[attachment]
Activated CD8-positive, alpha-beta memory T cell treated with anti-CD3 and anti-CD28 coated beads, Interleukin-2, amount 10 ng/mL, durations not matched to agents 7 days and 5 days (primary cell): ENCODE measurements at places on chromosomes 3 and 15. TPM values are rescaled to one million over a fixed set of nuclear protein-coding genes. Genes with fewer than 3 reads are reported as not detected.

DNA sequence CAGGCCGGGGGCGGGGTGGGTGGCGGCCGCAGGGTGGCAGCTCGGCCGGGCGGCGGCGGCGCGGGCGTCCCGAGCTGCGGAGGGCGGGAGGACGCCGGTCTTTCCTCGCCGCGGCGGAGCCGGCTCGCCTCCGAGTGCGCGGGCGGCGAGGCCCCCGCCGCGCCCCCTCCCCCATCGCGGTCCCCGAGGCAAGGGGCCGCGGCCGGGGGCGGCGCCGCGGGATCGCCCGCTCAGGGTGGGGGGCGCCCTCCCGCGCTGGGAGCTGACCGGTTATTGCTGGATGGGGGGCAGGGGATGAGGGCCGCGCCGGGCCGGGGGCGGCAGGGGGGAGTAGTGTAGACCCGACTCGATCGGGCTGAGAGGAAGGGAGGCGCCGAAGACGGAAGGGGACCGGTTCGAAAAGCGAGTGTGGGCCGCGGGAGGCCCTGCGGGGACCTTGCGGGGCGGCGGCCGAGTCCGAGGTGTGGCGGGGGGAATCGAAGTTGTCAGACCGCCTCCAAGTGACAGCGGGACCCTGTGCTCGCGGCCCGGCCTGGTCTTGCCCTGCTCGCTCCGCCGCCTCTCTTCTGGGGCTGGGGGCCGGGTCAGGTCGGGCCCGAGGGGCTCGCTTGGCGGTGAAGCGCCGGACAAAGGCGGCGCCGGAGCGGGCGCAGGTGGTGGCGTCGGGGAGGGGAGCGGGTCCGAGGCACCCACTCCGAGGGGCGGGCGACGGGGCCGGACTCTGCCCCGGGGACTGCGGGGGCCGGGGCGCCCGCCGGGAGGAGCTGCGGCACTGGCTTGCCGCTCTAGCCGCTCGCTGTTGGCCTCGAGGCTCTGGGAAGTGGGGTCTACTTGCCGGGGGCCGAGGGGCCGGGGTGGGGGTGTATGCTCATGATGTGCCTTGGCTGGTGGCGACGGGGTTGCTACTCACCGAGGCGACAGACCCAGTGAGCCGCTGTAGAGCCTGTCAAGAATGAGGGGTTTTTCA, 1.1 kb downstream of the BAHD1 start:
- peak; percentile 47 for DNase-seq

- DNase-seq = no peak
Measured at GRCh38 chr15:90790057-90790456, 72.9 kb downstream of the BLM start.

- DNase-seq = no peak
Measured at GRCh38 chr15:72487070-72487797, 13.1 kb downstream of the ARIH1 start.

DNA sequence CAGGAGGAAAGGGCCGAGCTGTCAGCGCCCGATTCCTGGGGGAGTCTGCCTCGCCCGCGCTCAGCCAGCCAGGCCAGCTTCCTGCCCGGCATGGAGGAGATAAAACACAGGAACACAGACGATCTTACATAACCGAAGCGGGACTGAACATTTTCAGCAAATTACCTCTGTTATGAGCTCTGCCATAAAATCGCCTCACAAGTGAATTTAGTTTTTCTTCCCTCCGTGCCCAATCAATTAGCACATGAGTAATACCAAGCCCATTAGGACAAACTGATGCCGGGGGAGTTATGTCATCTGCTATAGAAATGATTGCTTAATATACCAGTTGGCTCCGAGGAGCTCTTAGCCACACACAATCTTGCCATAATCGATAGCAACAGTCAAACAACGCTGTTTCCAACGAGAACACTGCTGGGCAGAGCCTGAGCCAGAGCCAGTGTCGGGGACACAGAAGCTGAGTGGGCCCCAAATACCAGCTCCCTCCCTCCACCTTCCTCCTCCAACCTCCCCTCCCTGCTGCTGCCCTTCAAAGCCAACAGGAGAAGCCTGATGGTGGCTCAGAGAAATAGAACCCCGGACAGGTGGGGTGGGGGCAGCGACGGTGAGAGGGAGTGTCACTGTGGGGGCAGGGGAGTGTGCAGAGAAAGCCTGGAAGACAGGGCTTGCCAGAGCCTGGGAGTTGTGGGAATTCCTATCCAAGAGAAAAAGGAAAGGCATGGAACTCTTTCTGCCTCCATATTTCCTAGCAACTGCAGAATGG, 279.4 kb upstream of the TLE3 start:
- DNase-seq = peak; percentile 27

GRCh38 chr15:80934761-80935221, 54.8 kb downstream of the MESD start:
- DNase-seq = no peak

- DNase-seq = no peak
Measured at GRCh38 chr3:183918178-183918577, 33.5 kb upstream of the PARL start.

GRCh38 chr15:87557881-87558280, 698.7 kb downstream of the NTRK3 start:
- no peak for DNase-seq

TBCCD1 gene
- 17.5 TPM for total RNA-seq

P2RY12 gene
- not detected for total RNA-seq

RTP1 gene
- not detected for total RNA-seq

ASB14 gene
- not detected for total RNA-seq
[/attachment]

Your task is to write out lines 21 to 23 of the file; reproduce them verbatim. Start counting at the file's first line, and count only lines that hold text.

- not detected for total RNA-seq

ASB14 gene
- not detected for total RNA-seq